It's also mentioned in ENT: "Storm Front" that the UFP became involved in the Temporal Cold War in the 31st Century, attempting to prevent the alteration of its history (this likely assumes that the "prime" timeline that we've seen in the various TV shows and movies over the decades is the one being protected), which could push the date of the Burn even further into the future, depending.

That said, from a dramatic storytelling-standpoint, I'm rather excited by the notion that even the Federation has a finite shelf-life, and that the clock is now ticking on it even at the end of the 24th Century (and which now gives some added weight to what we saw on VOY, knowing that Braxton's command took place near the very end of things).
 
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Sam Favate

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Tonight I will finish my rewatch of Seasons 1 and 2, just in time for Season 3 tomorrow. I wrote about Season 1 earlier and the problems I had with it, despite the fact that I still liked it. Season 2 is very good, much better than Season 1. The addition of Captain Pike (and Anson Mount) to the show is a huge step in the right direction. As Admiral Cornwell says at one point in the season, Pike is the best of Starfleet, embodying the best of them, and he's written that way. He's also very far from the grim, sometimes brooding Capt. Lorca, and that's something the show needs. Season 2's story is better than Season 1 too, with its focus on sci-fi concepts like AI, rather than war and a fascistic alternate reality.

They start to give the crew more identity, but it's still not enough. There's very little for bridge crew members to do and viewers can be forgiven for not even knowing their names. The show has a relentless focus on Burnham, who is a good character and has a great actress behind her. But Burnham still isn't a very well-rounded character, even after two seasons, and that's the writers' fault. She is always breathlessly running from one crisis to another, and she's usually either yelling or crying, which is a far cry from her Vulcan upbringing. We never see her doing anything fun - other Star Trek characters rode horses, played racquetball, loved baseball, sang opera, directed plays, and so on. We don't really know anything about Burnham other than her crisis management. Also, writing her as the central character comes at the detriment of the captain, who is often left following Burnham's advice. The idea of Burnham is a good one; the execution of the character is not. I hope this changes and improves in Season 3.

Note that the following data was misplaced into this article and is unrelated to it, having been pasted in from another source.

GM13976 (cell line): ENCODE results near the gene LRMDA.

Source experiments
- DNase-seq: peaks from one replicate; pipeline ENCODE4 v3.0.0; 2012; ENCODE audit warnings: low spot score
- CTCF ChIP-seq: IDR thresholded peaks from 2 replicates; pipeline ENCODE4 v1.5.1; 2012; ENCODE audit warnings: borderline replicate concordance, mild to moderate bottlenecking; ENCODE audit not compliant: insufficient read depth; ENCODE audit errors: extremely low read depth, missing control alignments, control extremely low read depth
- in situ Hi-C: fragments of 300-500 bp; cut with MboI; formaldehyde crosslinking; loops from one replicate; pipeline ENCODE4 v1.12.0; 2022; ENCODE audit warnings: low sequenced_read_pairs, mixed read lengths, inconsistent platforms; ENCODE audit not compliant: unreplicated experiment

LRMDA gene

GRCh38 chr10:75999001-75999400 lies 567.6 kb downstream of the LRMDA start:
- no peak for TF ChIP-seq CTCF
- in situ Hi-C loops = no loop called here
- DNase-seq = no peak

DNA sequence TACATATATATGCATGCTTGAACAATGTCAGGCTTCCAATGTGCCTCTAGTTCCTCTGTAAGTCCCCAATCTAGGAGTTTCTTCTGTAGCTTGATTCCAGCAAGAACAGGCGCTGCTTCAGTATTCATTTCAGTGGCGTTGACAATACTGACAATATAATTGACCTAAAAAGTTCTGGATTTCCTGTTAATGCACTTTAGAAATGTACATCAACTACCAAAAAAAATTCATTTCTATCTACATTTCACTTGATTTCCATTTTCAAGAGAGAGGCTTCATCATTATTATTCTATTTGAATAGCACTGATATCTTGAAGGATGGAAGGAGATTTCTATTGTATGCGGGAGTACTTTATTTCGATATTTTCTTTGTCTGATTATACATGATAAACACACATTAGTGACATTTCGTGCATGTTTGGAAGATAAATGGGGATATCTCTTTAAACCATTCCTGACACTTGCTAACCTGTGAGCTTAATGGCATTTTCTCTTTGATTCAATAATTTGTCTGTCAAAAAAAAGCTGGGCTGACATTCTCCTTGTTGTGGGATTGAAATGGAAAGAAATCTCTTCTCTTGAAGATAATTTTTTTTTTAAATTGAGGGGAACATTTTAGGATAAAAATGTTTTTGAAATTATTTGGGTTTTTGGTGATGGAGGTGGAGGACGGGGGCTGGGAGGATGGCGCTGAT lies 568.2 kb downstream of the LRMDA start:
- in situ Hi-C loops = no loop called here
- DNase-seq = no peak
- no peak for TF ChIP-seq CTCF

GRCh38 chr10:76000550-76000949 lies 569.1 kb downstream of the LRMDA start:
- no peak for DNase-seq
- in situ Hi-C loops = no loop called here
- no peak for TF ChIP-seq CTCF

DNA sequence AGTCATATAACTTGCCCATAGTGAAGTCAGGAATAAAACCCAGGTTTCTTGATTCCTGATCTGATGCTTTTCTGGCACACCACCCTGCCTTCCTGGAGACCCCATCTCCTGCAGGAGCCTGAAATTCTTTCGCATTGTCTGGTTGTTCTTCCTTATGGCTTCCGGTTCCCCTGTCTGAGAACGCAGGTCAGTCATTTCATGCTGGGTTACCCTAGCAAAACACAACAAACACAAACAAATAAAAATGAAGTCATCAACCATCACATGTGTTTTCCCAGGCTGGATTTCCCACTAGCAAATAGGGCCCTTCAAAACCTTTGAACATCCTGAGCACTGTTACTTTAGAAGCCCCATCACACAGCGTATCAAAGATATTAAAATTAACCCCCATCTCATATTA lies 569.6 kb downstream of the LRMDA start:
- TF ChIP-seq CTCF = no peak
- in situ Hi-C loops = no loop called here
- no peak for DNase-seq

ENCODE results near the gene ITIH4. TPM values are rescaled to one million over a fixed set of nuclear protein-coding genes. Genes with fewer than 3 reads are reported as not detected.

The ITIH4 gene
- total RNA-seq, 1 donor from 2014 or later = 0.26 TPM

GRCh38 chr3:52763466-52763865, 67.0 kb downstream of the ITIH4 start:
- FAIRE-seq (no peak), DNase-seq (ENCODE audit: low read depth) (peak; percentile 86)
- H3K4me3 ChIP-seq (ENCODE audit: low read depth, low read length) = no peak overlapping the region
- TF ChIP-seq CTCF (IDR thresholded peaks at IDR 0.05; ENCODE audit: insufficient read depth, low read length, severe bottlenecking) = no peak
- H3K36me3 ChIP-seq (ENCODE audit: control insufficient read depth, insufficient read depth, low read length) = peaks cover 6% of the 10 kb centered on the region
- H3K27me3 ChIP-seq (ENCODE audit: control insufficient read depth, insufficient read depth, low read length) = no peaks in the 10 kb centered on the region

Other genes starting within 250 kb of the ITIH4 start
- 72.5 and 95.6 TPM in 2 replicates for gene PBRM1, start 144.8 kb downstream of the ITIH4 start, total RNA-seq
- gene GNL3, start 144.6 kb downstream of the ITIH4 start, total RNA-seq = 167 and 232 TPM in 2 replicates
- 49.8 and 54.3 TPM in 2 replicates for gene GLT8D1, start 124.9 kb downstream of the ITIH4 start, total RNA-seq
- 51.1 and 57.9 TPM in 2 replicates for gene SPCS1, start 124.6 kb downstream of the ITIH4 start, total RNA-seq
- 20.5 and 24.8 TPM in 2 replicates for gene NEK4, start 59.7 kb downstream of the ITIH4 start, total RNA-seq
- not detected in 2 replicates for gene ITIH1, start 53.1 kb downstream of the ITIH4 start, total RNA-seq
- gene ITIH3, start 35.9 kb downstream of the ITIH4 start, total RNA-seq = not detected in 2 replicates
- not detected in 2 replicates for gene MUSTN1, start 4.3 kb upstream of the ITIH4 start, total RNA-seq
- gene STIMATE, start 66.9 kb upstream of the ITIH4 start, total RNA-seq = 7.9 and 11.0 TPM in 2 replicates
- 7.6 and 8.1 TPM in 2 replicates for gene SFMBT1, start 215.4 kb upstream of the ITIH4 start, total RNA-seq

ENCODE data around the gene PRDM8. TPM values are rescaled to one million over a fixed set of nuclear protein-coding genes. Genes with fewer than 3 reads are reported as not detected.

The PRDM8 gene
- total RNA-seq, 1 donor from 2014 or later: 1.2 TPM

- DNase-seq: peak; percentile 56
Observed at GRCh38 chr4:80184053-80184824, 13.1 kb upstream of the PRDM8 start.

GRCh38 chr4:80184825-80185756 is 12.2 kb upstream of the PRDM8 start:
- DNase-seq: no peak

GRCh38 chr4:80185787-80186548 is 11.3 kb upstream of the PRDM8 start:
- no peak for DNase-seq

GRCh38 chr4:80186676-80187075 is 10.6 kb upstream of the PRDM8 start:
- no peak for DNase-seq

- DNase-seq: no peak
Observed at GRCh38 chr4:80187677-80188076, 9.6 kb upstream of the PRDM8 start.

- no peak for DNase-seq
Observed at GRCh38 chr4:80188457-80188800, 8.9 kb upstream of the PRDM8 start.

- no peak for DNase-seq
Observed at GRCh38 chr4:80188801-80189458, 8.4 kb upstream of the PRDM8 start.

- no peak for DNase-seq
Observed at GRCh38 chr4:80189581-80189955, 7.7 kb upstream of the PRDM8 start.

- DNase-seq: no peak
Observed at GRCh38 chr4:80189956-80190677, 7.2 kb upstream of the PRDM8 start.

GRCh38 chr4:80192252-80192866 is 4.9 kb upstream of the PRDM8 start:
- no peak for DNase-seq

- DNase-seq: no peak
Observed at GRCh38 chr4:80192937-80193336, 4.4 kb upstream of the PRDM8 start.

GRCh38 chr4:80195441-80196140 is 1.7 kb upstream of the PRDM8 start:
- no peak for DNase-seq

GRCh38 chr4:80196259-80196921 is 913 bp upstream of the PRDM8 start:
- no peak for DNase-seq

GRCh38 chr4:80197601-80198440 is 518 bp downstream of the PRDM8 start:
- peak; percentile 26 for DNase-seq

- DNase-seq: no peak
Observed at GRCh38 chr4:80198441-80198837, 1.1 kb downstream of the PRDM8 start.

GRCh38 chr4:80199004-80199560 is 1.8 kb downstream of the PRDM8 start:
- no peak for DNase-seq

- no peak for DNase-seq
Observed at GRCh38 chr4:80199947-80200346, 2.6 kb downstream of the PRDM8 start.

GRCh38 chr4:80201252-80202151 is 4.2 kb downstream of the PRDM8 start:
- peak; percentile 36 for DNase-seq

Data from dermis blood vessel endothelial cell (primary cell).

Tyler continues to be a very annoying character. I like that Pike doesn't like him. I'm sure they have plans for him, possibly on their developing Section 31 show, but I wouldn't mind not seeing him again. Too much has been made of him being torn between Burnham and L'Rell, Starfleet and Section 31, Federation and the Klingons. He's conflicted - we get it. Maybe that's why he also cries a lot.

The second season had some real stand-outs. The episode where Airiam is taken over by the AI and the crew has to confront her is excellent. The last 10-15 minutes of that episode are pulse-pounding and great drama. Pike's visit from Vina and the Talosians, as well as his vision of his future in a later episode, are highlights. I hope the writers figure a way to incorporate visions of Vina into Strange New Worlds. The appearance of the Enterprise in the two-part finale is also a tremendous thrill. The season also had stand-alone (or almost stand-alone) episodes that were very good: New Eden, about the Earth colony, and the one in which they encounter the Sphere, which will affect the rest of the season, are excellent.